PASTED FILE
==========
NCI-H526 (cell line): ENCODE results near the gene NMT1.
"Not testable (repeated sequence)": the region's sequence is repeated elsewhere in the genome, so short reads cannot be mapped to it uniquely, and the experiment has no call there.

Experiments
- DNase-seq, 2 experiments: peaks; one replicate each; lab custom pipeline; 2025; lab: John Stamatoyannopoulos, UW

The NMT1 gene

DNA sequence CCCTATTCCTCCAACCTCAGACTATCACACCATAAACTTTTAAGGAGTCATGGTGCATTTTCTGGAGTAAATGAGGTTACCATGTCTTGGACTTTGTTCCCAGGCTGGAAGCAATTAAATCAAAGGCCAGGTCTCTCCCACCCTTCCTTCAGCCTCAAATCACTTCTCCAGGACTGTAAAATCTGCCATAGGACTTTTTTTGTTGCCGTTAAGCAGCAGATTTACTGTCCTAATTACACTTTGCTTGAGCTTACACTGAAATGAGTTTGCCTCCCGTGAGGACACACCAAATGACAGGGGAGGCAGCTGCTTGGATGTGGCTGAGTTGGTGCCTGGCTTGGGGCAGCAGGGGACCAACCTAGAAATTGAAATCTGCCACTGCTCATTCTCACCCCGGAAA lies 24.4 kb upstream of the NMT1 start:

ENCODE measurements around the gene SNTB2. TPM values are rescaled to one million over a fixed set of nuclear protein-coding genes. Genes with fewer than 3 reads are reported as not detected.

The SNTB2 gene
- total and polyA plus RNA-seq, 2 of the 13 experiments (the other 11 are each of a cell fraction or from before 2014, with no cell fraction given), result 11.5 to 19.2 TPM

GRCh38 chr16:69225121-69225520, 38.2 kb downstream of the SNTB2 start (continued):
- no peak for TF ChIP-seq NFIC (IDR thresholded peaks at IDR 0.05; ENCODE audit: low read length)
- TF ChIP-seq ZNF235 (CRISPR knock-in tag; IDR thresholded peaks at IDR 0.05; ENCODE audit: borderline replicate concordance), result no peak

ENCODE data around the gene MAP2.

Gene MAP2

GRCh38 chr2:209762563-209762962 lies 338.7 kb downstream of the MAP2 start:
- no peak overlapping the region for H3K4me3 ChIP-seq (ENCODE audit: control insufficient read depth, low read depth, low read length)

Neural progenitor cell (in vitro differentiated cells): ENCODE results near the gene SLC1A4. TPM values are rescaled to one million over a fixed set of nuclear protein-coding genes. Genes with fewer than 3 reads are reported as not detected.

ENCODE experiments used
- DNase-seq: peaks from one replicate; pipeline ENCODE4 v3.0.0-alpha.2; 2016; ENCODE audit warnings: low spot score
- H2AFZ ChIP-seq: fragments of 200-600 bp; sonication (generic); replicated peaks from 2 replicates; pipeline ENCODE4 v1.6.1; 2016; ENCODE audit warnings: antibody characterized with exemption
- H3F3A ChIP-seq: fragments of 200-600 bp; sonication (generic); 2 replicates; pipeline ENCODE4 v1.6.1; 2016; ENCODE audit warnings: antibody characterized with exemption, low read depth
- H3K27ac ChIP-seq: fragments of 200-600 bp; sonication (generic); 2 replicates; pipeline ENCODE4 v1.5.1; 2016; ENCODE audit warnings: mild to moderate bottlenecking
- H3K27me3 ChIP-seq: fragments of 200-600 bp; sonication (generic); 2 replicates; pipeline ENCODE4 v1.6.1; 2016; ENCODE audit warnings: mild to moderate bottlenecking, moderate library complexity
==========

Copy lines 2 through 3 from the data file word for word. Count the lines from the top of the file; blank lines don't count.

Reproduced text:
"Not testable (repeated sequence)": the region's sequence is repeated elsewhere in the genome, so short reads cannot be mapped to it uniquely, and the experiment has no call there.

Experiments